Nitram is a young man from the suburbs of Hobart, Tasmania, troubled since he was a child. He’s also a social outcast, medicated with an antidepressant; he lives with his mother (Judy Davis), with whom he has a conflictive relationship, and his father (Anthony LaPaglia), who is more permissive to his insolence, using fireworks, for example. The volatile Nitram often spends his days longing to be part of a group of surfers or offering to mow his neighbors’ lawns for a few extra bucks. This leads to an important moment: Nitram meets Helen (Essie Davis), a wealthy and lonely woman living only with her pets, who soon becomes his friend and a kind of very generous mother figure.
For Kurzel, the film “questions our responsibility to people who are suffering from mental illness, isolation, loneliness and depression, and what our role is in regards to helping those that really need help. I don’t think we wanted to blame the shooting on just mental illness, I think it’s many things but, as we were shooting, it definitely became a really significant part of the character’s journey, especially when he loses probably the closest person in his life at the time (Helen), his father commits suicide, and he finds himself more and more isolated. We also made the film to be able to recognize certain behaviors; even though (today) we are connected through social media and phones, there’s actually a lot of loneliness and isolation. We’ve all gone through that experience, of suddenly feeling disconnected and isolated, in the last couple of years.”
A theme constantly reflected in movies or documentaries about mass shootings – from Bowling for Columbine, Elephant to Parkland Rising – is the ease with which perpetrators obtain semiautomatic weapons and Nitram is no exception. “It’s at the core of one of the issues in the film,” Kurzel said and then added that “you follow in the footsteps of someone throughout this film and at the point where it feels like he’s getting to his most dangerous, he is able to buy that sort of weaponry in bulk, without a license and without them being registered. That’s a problem, to have someone like that on the streets with a bag of guns. The easy access was horrifying, those laws changed in Australia after the shooting; the reforms, although now being weakened 25 years later, were hugely significant at the time, and changed Australia and Australian attitudes towards guns forever.”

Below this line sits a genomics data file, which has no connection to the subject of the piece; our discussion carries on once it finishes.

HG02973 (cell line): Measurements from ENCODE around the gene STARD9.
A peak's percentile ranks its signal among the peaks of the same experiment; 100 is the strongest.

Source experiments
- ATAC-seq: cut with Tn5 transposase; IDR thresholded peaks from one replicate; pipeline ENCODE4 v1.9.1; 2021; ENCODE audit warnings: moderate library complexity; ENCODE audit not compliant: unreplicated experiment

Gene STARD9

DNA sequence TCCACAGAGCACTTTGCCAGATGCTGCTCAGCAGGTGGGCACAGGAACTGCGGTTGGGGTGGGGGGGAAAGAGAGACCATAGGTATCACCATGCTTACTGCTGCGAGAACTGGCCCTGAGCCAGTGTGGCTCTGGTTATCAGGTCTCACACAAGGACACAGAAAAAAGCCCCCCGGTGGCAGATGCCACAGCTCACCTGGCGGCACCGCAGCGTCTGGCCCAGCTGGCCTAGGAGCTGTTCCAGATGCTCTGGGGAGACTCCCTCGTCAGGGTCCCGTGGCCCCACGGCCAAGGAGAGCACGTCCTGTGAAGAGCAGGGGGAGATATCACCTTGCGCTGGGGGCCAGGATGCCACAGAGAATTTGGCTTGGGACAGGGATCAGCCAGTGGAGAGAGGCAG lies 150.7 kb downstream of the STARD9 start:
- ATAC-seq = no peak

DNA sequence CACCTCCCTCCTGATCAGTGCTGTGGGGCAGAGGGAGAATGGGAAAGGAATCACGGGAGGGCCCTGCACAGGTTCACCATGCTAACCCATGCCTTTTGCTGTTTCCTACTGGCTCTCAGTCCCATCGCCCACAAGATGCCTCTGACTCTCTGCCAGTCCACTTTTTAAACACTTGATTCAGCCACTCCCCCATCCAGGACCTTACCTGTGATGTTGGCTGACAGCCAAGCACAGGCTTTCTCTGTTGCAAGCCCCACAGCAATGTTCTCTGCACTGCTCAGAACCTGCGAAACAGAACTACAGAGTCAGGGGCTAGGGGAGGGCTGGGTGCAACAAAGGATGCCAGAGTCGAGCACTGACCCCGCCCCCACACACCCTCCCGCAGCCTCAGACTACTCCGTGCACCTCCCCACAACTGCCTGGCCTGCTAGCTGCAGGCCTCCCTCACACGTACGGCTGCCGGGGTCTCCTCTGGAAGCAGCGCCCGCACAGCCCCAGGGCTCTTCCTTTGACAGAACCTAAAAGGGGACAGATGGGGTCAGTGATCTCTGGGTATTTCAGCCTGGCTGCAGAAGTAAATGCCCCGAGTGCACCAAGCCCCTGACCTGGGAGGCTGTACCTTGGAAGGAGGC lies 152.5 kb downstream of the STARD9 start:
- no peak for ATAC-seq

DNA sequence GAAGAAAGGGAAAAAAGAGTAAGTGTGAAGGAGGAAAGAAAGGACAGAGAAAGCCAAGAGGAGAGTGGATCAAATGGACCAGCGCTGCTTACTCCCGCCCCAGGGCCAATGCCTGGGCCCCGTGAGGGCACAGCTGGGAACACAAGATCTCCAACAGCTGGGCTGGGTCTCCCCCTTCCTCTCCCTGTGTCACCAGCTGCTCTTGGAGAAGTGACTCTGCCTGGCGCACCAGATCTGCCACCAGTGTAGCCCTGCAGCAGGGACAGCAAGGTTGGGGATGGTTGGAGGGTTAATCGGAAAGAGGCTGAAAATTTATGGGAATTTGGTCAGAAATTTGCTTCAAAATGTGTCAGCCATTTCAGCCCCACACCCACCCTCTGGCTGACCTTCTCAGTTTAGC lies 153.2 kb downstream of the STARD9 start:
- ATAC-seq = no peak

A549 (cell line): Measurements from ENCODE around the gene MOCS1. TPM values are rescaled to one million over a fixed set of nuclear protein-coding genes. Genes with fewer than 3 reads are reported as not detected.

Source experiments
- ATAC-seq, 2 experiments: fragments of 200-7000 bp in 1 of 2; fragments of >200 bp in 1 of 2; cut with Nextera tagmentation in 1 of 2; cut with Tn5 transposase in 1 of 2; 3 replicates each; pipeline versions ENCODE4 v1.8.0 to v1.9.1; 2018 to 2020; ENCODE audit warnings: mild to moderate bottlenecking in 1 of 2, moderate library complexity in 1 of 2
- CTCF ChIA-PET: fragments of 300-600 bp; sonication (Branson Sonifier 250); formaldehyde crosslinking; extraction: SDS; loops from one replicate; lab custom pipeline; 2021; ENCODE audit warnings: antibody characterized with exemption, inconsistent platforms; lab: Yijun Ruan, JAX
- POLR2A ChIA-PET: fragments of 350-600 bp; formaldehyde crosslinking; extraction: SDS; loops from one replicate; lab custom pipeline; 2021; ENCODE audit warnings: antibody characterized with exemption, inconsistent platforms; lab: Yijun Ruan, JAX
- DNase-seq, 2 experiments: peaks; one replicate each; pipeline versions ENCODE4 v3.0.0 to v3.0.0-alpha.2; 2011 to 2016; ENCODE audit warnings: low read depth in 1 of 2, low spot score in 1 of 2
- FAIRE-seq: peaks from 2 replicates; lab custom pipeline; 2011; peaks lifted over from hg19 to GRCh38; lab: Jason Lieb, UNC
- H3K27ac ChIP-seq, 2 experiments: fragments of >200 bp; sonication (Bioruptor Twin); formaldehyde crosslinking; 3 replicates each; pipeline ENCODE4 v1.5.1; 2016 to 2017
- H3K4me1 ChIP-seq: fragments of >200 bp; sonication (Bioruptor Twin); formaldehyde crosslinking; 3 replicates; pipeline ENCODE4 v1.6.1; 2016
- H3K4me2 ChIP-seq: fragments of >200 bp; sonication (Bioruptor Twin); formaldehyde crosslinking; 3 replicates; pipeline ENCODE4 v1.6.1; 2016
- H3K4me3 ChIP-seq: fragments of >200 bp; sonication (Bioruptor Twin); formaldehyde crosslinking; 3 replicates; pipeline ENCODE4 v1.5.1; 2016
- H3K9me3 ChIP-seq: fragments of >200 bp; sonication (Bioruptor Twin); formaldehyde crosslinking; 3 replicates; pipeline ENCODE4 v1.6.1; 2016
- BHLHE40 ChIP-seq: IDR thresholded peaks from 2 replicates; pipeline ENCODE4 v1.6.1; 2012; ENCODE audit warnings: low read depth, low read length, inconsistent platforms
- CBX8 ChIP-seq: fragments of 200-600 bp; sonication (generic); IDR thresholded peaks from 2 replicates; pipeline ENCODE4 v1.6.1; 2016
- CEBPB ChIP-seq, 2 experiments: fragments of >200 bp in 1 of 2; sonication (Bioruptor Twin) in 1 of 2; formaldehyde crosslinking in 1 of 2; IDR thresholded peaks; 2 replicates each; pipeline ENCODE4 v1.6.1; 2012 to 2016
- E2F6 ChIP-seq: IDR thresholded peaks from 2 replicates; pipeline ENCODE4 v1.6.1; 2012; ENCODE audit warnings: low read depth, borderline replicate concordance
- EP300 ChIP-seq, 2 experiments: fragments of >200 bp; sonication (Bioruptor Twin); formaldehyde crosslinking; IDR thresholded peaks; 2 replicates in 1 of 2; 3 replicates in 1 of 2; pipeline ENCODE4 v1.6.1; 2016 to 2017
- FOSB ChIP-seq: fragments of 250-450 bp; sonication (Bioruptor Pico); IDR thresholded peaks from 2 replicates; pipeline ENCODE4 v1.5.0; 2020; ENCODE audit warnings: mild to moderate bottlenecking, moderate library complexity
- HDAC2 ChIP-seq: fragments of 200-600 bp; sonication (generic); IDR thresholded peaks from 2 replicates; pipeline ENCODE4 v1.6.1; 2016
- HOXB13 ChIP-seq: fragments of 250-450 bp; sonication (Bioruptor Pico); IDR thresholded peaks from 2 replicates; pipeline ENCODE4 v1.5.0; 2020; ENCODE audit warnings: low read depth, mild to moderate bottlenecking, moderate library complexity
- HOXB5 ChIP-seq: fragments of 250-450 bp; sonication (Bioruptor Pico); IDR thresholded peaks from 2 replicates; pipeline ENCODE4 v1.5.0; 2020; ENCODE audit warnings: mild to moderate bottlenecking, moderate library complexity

In addition to reaffirming that Nitram is about “gun control” – a present issue in the United States, Landry Jones highlighted other aspects of the movie: “when Nitram watches the news report from the shooting in Dunblane, Scotland (which took place in March 1996), I think it’s a big part of creating this idea of infamy, the higher number (of victims) the more fame and respect one will receive. I’m not saying this is why (the Port Arthur shooting) happened, but I do think it’s a part of it.”
Nitram is intrinsically a complex work, with current and delicate themes. What the director wondered most during its making was “how much empathy you bring to a film like this? You’re making a film about someone who does something so horrific and, at the same time, you’re trying to understand him as a human being. Where do you place that empathy? For a lot of the film you see that character through the eyes of the people around him, through the eyes of a mother, a father and a friend. That really helped us. I was also really determined to be a bit distant, I didn’t want to lead an audience into having certain judgements or attitudes towards the character,” Kurzel concluded